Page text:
Well, I don’t live in Rosarito, live in Los Angeles, which is the most vibrant city in the world in film, but Rosarito is a place where we are always working on new projects and that is exciting.

 

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Interviewer Matthew Toffolo is currently the CEO of the WILDsound FEEDBACK Film & Writing Festival. The festival that showcases 20-50 screenplay and story readings performed by professional actors every month. And the FEEDBACK Monthly Festival held in downtown Toronto, and Los Angeles at least 2 times a month. Go to www.wildsound.ca for more information and to submit your work to the festival.

SUBMIT your TV PILOT Screenplay or TV SPEC Script
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Interview with Mariah Mathew (Little Wing Film Festival)

Little Wing grew out of passion, persistence, and frustration at the difficulty of finding paid work for young professionals in creative industries. We’re about providing first-time film makers with the tools and opportunities they need to foster career growth, from entertainment and education, to networking and support.

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Matthew Toffolo:What is your Film Festival succeeding at doing for filmmakers?

Mariah Mathew: I created Little Wing as a platform for first-time filmmakers to have their work seen, and to be rewarded for it in more ways than ‘exposure’. We’re doing everything within our means to reward them with prizes that facilitate their next project and foster career growth. Working unpaid is such a difficult and unsustainable expectation of young creatives trying to break into their industry, and as Little Wing continues to grow alongside its filmmakers, I hope to make it something of a pebble in the pond towards changing attitudes around unpaid work.

What would you expect to experience if you attend the festival this year (2017)?

Expect a lovably small, grungy theatre above a pub with a long history of launching careers in theatre and comedy. Over the weekend we’re hosting a filmmaking workshop amidst screenings, and want to foster an atmosphere of support, collaboration and development. For the public, it’s a space to see some incredible films from the next generation of filmmakers, and for filmmakers, it’s a space to see what is being produced by their peers and meet like-minded creatives over a pint in the bar downstairs. Oh, and free popcorn.

What are the qualifications for the selected films?

The festival is open exclusively to first-time filmmakers within two years of their first film, recent graduates within 2 years of their graduation date, and current students.

Do you think that some films really don’t get a fair shake from film festivals? And if so, why?

Having access to the best equipment doesn’t guarantee a great film – but it doesn’t hurt. First-time filmmakers aren’t necessarily the most affluent or opportunity-rich of people, and despite being talented, lack of accessibility to equipment and costly software can be a disadvantage that makes it harder for new starters to have their work considered in many festivals. We want to provide a step-up in getting these films to a professional standard that you’d see in festivals, rather than accept only those that have the means to already at that level already.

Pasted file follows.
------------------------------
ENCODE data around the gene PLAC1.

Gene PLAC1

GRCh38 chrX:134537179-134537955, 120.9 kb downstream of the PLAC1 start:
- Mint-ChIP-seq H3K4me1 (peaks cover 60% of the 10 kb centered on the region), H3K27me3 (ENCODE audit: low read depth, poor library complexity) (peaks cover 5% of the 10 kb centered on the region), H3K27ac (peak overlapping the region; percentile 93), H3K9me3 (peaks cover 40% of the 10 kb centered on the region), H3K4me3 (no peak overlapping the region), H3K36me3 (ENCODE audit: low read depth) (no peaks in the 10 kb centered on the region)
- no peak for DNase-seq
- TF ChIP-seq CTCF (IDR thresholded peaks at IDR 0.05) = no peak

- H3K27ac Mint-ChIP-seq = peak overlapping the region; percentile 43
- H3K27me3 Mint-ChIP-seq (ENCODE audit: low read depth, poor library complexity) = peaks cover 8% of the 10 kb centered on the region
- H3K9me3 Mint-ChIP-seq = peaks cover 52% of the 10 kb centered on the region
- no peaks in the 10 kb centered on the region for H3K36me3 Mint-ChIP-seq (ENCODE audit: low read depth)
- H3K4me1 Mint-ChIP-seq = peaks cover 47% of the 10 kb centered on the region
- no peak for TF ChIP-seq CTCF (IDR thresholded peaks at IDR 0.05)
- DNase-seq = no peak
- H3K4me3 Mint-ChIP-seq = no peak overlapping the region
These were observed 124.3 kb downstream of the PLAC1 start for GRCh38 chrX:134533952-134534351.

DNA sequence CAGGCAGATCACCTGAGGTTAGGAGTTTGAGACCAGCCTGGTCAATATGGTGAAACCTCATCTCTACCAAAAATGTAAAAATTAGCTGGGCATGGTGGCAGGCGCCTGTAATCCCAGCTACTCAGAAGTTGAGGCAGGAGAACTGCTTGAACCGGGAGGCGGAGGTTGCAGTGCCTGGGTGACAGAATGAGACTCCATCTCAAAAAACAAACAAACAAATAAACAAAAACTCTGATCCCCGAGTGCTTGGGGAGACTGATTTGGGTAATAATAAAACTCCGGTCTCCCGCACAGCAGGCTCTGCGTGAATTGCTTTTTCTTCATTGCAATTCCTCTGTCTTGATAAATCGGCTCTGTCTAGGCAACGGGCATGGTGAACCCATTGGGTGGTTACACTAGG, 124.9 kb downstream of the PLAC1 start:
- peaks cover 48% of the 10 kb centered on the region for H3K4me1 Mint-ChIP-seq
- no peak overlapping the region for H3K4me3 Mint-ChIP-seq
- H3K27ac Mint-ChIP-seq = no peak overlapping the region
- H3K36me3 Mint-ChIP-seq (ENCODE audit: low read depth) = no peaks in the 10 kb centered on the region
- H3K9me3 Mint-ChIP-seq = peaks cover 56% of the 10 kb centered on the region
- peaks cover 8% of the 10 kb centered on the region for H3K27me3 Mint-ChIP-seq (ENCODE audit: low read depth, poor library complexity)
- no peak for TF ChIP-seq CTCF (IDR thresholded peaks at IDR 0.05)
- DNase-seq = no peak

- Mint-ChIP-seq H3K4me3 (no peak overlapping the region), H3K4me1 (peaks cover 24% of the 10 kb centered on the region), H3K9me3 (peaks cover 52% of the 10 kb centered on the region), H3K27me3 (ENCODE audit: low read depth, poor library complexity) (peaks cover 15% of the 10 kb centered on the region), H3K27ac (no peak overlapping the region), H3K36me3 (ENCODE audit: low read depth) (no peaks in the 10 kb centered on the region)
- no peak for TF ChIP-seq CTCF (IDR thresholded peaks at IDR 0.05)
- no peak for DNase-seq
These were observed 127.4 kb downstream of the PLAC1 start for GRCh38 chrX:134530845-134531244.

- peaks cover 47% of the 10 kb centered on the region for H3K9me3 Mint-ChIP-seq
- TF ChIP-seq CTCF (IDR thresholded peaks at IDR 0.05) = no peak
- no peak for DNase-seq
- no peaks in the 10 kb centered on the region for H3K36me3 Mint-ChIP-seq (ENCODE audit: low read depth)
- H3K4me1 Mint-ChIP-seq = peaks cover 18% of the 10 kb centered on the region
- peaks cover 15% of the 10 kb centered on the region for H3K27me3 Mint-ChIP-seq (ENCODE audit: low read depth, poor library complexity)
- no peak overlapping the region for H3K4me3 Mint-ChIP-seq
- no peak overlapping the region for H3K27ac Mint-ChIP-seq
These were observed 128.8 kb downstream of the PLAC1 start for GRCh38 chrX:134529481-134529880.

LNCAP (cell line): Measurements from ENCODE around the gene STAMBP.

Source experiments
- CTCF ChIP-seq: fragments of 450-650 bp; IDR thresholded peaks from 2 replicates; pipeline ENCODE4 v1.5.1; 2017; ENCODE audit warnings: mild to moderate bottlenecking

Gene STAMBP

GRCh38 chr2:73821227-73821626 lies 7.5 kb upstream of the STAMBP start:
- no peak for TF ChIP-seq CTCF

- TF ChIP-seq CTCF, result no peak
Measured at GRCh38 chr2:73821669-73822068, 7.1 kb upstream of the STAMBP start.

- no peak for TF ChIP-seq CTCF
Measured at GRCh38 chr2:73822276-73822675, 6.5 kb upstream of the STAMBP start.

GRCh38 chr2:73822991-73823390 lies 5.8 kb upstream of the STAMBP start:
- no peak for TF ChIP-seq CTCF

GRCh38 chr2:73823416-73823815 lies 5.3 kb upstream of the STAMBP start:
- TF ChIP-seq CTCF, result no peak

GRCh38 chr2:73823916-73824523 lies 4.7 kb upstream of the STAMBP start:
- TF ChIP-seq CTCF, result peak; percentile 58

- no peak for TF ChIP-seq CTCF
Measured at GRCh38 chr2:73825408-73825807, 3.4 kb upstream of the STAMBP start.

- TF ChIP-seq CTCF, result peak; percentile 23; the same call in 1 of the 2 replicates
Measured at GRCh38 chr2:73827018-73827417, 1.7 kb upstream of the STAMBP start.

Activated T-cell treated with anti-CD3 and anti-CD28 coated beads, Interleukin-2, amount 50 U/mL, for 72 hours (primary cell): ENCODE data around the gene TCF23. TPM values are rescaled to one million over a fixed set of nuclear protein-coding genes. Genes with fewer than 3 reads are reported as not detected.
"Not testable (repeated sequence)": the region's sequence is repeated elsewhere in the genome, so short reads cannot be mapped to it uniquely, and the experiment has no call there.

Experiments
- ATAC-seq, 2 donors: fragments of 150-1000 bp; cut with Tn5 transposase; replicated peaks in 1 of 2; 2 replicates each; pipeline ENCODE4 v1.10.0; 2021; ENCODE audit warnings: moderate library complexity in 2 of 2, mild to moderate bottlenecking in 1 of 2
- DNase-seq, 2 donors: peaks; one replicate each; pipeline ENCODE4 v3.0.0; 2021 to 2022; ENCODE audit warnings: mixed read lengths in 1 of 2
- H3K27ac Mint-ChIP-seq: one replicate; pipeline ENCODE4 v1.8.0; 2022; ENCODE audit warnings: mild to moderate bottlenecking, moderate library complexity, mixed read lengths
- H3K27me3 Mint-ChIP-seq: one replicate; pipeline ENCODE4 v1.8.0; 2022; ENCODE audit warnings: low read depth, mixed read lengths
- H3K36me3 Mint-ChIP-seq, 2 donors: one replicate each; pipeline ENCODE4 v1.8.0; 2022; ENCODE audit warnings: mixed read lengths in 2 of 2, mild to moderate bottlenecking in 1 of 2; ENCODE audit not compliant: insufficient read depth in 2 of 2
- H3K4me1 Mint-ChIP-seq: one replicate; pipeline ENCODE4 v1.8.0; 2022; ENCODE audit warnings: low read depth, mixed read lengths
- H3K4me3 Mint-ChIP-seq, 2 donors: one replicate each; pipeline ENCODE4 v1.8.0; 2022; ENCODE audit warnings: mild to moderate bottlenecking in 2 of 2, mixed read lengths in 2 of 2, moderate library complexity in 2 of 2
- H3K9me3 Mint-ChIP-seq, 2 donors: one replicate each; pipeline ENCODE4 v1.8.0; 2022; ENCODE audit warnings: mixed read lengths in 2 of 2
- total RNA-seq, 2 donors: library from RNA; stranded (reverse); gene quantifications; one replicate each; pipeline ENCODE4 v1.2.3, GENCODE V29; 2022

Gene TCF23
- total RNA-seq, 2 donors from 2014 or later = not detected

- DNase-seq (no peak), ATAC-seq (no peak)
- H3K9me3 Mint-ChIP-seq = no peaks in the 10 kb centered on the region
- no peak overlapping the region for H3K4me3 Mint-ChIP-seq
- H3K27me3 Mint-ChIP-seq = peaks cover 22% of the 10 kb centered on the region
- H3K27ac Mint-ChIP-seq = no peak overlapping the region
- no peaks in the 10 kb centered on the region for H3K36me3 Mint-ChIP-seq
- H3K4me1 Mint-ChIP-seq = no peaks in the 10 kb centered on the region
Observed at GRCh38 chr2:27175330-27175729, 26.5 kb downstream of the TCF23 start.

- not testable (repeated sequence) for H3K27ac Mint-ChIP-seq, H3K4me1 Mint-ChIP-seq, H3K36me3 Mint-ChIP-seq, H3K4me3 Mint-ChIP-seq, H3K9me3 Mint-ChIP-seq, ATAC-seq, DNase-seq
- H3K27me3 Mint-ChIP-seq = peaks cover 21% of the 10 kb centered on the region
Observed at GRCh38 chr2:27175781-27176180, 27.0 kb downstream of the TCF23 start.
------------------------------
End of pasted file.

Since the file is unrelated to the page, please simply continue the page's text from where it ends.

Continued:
What motivates you and your team to do this festival?

When I was trying to break into the creative industry, my unpaid internships, volunteering and ‘work experience’ made living in London unsustainable, when also working for minimum wage to pay rent. When the expectation is that young creatives have to work unpaid to begin their careers, it disadvantages those who don’t have financial support, and those who aren’t living at home. I got so fed up with working hard, and knowing I have the creativity and drive that could generate great things, but people weren’t willing to pay for it when the demand was such that they could fill the position for free. I decided to create a space where I could hire myself, and try and alleviate the struggles of young creatives that were in similar positions.

How has your FilmFreeway submission process been?

FilmFreeway has been the most user-friendly submissions platform I’ve used so far. I look forward to seeing their filmmaker network continue to grow, and having them branch out into different accepted currencies (come on, GBP!).

Where do you see the festival by 2020?

The path of Little Wing will be very much directed by the demand from young creatives and what changes they want to see in their industries. Starting in film and growing each year, we would soon like to integrate a design competition element into the festival, and over the next few years branch out into music. We have a Community Forum online where young creatives are encouraged to share their experiences in their industries and give suggestions for what changes they would like to see and where Little Wing might be able to assist.

What film have you seen the most times in your life?

Possibly Howl’s Moving Castle. Or Pan’s Labyrinth. I tried learning Spanish from watching it and realized I was probably developing an accent from the 1940s. Also Edward Scissorhands, American History X, and The Life of Brian.

In one sentence, what makes a great film?

Something that shakes me with empathy for the human experience.

How is the film scene in your city?

London’ is the film hub of the United Kingdom. One of my concerns when first imagining the possibility of a festival was that perhaps the festival scene was saturated with this kind of thing already, but there’s been a clear call out for support of new filmmakers and as we grow we’ll continue to set ourselves apart. It will be interesting to see how the city contributes to Little Wing’s growth and direction.

Interviewer Matthew Toffolo is currently the CEO of the WILDsound FEEDBACK Film & Writing Festival. The festival that showcases 20-50 screenplay and story readings performed by professional actors every month. And the FEEDBACK Monthly Festival held in downtown Toronto, and Los Angeles at least 2 times a month. Go to www.wildsound.ca for more information and to submit your work to the festival.